Transportation infrastructure elements across all sectors are intended to last for decades after installment, with as little time, effort, and money spent on maintenance as possible. Hot-dip galvanized steel supports this goal by providing superior barrier and cathodic protection, aided by the development of a zinc patina, to protect the steel within for generations with little or no maintenance.
The first line of corrosion defense is barrier protection. Like paints, the hot-dip galvanized coating provides barrier protection by isolating the steel from the electrolytes in the environment. As long as the barrier is intact, the steel is protected and corrosion will not occur. However, if the barrier is breached, corrosion will begin.
The impervious nature of zinc makes it a very good barrier coating. Steel items scattered throughout the airfield, such as ground support equipment (GSE) and jet bridges at local, regional, and international airports are not only exposed to all types of weather, but also to jet fuel fumes and other contaminants. Coatings such as paint that have pin holes in their barrier coating are susceptible to penetration by these elements and underfilm corrosion can spread rapidly. HDG's zinc coating is tightly bonded to the steel (3600 psi) and provides impervious, uniform protection providing no weak spots for corrosive elements to attack.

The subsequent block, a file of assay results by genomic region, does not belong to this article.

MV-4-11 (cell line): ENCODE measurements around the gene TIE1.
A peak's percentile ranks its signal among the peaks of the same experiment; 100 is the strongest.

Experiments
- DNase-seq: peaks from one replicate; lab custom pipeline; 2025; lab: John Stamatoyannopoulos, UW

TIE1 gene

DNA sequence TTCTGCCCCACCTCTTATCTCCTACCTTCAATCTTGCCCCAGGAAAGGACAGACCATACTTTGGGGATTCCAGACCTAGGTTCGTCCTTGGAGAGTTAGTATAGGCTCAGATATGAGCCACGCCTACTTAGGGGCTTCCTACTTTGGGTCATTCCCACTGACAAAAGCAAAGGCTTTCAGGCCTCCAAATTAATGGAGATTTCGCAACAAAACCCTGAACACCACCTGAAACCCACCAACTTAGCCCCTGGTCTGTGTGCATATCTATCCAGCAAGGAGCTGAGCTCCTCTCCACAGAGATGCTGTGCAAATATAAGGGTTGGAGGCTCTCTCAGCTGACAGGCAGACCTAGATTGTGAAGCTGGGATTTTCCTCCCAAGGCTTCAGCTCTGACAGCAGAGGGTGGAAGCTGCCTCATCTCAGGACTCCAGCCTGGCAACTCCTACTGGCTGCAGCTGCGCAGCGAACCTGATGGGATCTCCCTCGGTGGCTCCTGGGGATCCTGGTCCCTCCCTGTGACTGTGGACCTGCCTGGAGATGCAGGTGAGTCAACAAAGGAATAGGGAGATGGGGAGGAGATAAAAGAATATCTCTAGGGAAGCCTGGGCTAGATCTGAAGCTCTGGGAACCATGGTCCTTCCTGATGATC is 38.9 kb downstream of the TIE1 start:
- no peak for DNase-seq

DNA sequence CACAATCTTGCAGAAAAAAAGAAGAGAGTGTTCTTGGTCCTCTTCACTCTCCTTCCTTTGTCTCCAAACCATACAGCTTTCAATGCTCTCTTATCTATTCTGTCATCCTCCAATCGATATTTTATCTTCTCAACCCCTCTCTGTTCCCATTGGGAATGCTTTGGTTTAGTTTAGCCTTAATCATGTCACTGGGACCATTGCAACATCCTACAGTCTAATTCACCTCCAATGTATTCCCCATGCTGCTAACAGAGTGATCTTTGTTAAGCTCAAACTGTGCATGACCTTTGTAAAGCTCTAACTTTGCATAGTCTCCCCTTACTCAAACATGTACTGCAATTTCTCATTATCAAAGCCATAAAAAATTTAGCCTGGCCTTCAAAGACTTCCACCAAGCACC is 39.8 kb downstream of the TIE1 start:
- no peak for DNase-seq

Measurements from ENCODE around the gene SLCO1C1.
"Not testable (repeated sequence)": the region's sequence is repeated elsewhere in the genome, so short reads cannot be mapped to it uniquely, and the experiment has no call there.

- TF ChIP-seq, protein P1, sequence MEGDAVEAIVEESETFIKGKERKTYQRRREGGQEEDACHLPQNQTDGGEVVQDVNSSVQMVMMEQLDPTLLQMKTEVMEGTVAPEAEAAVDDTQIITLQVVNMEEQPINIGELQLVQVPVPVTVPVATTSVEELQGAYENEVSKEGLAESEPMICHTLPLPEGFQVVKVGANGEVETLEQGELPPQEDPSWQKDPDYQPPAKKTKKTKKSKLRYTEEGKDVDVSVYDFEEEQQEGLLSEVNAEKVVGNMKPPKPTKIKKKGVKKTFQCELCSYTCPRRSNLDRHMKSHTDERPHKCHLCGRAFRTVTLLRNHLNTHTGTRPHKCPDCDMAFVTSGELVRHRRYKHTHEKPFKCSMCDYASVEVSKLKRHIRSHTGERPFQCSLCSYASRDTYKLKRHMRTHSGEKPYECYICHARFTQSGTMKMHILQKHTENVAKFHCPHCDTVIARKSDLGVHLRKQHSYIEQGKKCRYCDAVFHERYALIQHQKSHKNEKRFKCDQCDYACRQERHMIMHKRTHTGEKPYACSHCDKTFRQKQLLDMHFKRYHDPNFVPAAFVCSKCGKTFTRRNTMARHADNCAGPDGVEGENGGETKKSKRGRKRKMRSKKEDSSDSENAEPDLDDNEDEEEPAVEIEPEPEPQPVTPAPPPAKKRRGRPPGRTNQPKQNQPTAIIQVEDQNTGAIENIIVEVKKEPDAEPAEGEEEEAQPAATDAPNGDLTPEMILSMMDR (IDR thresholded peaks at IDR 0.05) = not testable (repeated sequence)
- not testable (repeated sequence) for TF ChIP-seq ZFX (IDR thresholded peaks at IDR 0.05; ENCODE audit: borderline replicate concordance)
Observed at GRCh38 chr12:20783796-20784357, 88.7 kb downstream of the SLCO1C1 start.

In addition to barrier protection, hot-dip galvanizing protects steel cathodically, which means zinc will preferentially corrode to protect the underlying base steel.
The Galvanic Series of Metals (left) is a list of metals arranged in order of electrochemical activity in seawater (the electrolyte). This arrangement of metals determines what metal will be the anode and cathode when the two are put in an electrolytic cell. Metals higher on the list are anodic to the metals below them meaning they provide cathodic or sacrificial protection when the two are connected. Therefore, zinc protects steel.
Galvanizings cathodic protection provides a second level of corrosion resistance for transportation infrastructure, especially for items along the highway and rail lines, as well as rail/bus stations. The sacrificial action of zinc means even if the coating is damaged by abrasive elements such as road debris, vehicle or bike contact, etc., no corrosion will begin until all of the surrounding zinc is consumed.
The natural cathodic protection of hot-dip galvanizing limits the need for maintenance of structures often constructed as install and forget it elements, which is important especially in mass transit where reliable service and safety is critical for the large volume of passengers.
And the final factor in HDGs long-lasting corrosion protection is the development of the zinc patina. The zinc patina is the formation of zinc corrosion byproducts on the surface of the steel. Zinc, like all metals, begins to corrode when exposed to the atmosphere. As galvanized coatings are exposed to both moisture and free flowing air, corrosion byproducts will naturally form on the coating surface. The formation of these byproducts (zinc oxide, zinc hydroxide, and zinc carbonate) occurs during natural wet and dry cycles in the environment. The zinc patina, once fully developed, slows the corrosion rate of zinc to about 1/30th the rate of steel in the same environment and acts as an additional passive, impervious barrier for the hot-dip galvanized coating.